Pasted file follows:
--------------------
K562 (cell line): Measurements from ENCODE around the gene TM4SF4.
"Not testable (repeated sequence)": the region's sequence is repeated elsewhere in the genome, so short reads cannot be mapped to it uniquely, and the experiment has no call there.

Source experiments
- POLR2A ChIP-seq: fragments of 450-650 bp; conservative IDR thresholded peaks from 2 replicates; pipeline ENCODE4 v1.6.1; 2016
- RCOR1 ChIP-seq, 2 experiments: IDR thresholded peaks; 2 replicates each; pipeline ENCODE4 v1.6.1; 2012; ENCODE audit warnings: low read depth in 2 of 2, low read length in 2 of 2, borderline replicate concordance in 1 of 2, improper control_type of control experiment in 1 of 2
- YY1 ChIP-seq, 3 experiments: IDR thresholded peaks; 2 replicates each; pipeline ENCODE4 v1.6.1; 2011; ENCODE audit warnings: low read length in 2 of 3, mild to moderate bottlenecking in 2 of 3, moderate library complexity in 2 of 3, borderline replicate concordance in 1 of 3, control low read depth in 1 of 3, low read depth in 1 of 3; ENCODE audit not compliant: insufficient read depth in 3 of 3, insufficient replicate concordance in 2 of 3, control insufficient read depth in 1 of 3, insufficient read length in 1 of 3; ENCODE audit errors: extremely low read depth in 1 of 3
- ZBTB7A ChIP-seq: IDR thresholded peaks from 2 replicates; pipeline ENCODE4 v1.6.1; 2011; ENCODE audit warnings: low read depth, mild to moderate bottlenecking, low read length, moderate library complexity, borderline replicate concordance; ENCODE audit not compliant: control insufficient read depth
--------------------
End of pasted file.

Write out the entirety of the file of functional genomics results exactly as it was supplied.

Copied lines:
K562 (cell line): Measurements from ENCODE around the gene TM4SF4.
"Not testable (repeated sequence)": the region's sequence is repeated elsewhere in the genome, so short reads cannot be mapped to it uniquely, and the experiment has no call there.

Source experiments
- POLR2A ChIP-seq: fragments of 450-650 bp; conservative IDR thresholded peaks from 2 replicates; pipeline ENCODE4 v1.6.1; 2016
- RCOR1 ChIP-seq, 2 experiments: IDR thresholded peaks; 2 replicates each; pipeline ENCODE4 v1.6.1; 2012; ENCODE audit warnings: low read depth in 2 of 2, low read length in 2 of 2, borderline replicate concordance in 1 of 2, improper control_type of control experiment in 1 of 2
- YY1 ChIP-seq, 3 experiments: IDR thresholded peaks; 2 replicates each; pipeline ENCODE4 v1.6.1; 2011; ENCODE audit warnings: low read length in 2 of 3, mild to moderate bottlenecking in 2 of 3, moderate library complexity in 2 of 3, borderline replicate concordance in 1 of 3, control low read depth in 1 of 3, low read depth in 1 of 3; ENCODE audit not compliant: insufficient read depth in 3 of 3, insufficient replicate concordance in 2 of 3, control insufficient read depth in 1 of 3, insufficient read length in 1 of 3; ENCODE audit errors: extremely low read depth in 1 of 3
- ZBTB7A ChIP-seq: IDR thresholded peaks from 2 replicates; pipeline ENCODE4 v1.6.1; 2011; ENCODE audit warnings: low read depth, mild to moderate bottlenecking, low read length, moderate library complexity, borderline replicate concordance; ENCODE audit not compliant: control insufficient read depth